Asked if the company was planning new versions of the hatch-based two-seat Coupe and Roadster models, Mini product management chief Oliver Friedmann told industry journal Automotive News Europe: “It’s not decided but most probably this is not a priority.”
Friedmann confirmed the brand’s thinking was similar with the Countryman-based Paceman – the future of which also remains under a cloud beyond its current generation.
“The Paceman is also not a first priority,” he revealed on the floor of the Geneva motor show.
Friedmann acknowledged Mini needed to be “more relevant to more people”, and planned to do so by focusing on three key pillars: the signature three-door hatchback, the Countryman crossover, and the new five-door hatchback/Clubman.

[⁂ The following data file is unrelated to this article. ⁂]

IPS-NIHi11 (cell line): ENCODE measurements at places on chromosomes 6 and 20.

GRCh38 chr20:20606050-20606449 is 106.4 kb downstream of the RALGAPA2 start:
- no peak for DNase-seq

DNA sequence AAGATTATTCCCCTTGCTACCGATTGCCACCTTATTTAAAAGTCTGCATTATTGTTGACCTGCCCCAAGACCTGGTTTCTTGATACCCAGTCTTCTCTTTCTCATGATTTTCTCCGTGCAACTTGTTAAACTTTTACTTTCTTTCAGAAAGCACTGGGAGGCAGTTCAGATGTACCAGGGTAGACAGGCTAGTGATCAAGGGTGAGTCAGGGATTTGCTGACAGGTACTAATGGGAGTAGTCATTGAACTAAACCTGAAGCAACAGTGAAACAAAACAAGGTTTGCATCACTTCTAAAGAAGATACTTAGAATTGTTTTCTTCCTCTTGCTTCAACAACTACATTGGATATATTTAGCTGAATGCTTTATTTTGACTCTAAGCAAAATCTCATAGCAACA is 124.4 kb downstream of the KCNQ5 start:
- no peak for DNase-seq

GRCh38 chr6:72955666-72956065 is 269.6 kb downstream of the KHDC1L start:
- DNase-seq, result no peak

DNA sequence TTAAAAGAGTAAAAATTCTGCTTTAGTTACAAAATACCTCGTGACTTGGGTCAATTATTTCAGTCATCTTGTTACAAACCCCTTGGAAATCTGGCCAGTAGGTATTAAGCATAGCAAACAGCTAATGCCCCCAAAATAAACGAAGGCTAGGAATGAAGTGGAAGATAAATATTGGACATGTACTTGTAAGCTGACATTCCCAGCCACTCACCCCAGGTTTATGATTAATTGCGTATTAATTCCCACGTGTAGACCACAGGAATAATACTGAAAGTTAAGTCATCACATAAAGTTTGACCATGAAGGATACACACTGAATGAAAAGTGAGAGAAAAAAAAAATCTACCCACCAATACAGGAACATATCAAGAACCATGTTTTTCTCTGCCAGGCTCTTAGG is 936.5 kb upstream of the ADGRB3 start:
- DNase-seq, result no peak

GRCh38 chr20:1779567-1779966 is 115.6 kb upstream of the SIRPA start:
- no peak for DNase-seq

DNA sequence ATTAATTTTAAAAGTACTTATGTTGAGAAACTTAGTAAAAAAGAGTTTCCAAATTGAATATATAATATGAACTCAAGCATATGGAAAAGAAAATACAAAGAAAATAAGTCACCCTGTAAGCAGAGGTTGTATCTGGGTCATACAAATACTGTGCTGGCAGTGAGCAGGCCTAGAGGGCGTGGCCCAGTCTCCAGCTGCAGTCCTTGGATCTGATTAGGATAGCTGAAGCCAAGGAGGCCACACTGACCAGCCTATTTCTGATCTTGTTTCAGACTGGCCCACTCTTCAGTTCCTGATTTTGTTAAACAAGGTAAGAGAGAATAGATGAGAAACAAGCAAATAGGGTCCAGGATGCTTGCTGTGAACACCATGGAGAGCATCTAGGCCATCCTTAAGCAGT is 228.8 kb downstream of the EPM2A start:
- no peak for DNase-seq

“Our first priority is to roll out a portfolio that has strong pillars and to be absolutely clear what each stands for,” Friedmann said.
Sales of the three niche variants struggled in Europe last year. IHS Automotive data reveals Mini sold just 2678 Roadsters, 3858 Coupes and 8229 Pacemans, compared with 78,102 hatches and 47,177 Countrymans.
The Clubman also limped to just 7485 sales in Europe last year, though the future of a new-generation version is assured. The new Clubman, revealed in concept form in Geneva, will be based on the all-new five-door hatch.
Australian sales largely mirrored those in Europe last year. Paceman sales totalled 103 and combined Coupe and Roadster sales tallied just 129, paling in comparison to the hatch/Clubman (1646) and Countryman (509).
The third-generation three-door Mini Cooper hatch launches in Australia in the coming weeks, while the new five-door hatch is destined to reach our shores before the end of 2014.